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Flying the Hump

Walter Colvin

Showlow, United States

Artist's Description

3d art render of three Douglas C-47 Skytrain / Dakota flying supplies to China over the Himalayan mountains (the hump) in Burma when the Burma to China road was knocked out in 1942.
Views: 561 as of Jan, 1, 2012
Made with Bryce 3d. This image is not historically accurate, it is just an artist rendiition.


The United States and its allies needed to keep .
China in the war because its forces preoccupied
hundreds of thousands of Japanese troops.
Holding that valuable Chinese turf permitted
the Allies to attack Axis powers in the
European theater, at the same time building a
necessary launch site for an Allied attack on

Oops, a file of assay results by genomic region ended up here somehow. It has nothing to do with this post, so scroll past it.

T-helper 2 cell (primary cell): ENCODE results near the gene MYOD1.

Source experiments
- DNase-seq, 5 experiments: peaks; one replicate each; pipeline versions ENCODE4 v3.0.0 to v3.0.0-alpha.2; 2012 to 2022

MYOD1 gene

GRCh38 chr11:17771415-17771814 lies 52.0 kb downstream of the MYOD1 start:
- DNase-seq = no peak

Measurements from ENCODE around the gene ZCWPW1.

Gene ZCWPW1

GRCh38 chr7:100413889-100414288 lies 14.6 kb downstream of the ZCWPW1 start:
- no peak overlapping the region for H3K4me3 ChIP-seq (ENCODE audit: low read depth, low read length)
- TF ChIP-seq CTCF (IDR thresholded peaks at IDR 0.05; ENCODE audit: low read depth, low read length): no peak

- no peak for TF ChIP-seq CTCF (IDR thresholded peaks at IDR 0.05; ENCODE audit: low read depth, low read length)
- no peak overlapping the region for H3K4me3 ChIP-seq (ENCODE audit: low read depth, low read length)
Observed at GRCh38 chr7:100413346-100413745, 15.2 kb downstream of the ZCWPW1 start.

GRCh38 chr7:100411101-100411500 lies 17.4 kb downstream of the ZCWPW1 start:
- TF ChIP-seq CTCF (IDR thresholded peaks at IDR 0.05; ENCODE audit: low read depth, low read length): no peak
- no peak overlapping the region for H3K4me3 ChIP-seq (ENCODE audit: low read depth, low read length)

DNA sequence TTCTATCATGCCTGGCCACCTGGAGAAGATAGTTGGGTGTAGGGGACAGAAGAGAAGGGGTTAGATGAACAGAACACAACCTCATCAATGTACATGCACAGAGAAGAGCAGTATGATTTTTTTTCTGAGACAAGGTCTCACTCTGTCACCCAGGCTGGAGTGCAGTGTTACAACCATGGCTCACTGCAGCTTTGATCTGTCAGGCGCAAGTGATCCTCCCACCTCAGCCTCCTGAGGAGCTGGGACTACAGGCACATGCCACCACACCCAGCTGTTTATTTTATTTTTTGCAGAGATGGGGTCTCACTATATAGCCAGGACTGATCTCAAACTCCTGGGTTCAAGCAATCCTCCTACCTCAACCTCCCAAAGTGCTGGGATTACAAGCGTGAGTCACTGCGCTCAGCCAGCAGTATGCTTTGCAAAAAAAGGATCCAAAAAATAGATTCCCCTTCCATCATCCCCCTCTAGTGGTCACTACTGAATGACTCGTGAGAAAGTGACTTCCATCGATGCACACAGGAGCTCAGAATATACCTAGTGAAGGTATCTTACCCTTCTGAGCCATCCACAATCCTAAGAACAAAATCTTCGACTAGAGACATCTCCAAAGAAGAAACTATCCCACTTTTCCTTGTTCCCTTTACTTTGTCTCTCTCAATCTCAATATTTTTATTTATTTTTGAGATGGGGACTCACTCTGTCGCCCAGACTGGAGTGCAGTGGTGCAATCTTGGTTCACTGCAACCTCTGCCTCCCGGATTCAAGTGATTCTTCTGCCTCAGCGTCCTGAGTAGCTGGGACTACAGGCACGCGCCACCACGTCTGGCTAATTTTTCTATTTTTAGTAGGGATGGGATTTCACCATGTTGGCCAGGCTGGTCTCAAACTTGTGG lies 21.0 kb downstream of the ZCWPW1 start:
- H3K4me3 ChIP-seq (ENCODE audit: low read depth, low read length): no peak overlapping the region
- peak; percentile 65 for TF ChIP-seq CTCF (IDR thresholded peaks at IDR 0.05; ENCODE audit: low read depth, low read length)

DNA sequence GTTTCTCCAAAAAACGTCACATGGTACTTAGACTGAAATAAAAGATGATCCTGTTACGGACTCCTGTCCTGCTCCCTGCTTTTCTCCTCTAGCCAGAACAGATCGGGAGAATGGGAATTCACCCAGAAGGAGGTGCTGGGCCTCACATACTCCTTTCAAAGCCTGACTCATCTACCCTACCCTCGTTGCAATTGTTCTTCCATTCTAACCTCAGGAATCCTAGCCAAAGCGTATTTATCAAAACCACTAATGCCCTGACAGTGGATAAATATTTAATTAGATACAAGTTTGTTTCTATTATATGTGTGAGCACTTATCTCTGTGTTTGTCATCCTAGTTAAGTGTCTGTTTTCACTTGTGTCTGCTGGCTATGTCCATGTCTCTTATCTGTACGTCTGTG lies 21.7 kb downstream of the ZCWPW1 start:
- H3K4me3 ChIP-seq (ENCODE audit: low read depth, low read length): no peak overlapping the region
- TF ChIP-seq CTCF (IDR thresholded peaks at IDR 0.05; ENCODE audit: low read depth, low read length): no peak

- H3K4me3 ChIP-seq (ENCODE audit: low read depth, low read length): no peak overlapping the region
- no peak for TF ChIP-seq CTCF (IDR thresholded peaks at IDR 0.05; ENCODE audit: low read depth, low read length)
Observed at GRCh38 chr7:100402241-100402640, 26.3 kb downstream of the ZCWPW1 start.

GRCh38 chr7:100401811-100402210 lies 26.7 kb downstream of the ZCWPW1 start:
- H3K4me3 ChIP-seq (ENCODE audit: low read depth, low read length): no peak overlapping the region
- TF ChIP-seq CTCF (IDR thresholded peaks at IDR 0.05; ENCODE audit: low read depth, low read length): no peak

Japan’s home islands. However, that grand
strategy could only work if China and allied
troops could be routinely supplied.
In April 1942, pilots started flying the “Hump,”
and continued missions until 1945, when the
Burma Road was reopened. The dangerous
530-mile long passage over the Himalayan
Mountains took its toll. Nearly 1,000 men and
600 Air Transport Command (ATC) planes
were lost over the hump by the end of China-
Burma-India Theater (CBI) operations. In
addition, China National Aviation Corporation
(CNAC) lost 38 planes and 88 airmen.

Artwork Comments

  • JRGarland
  • Walter Colvin
  • Steven  Agius
  • Walter Colvin
  • Michael Beers
  • Walter Colvin
  • Walter Colvin
  • Dawn B Davies-McIninch
  • Walter Colvin
  • billfox256
  • Walter Colvin
  • Walter Colvin
  • Keith Reesor
  • Walter Colvin
  • LoneAngel
  • Walter Colvin
  • CanDuCreations
  • Walter Colvin
  • billfox256
  • Walter Colvin
  • 1Nino
  • Walter Colvin
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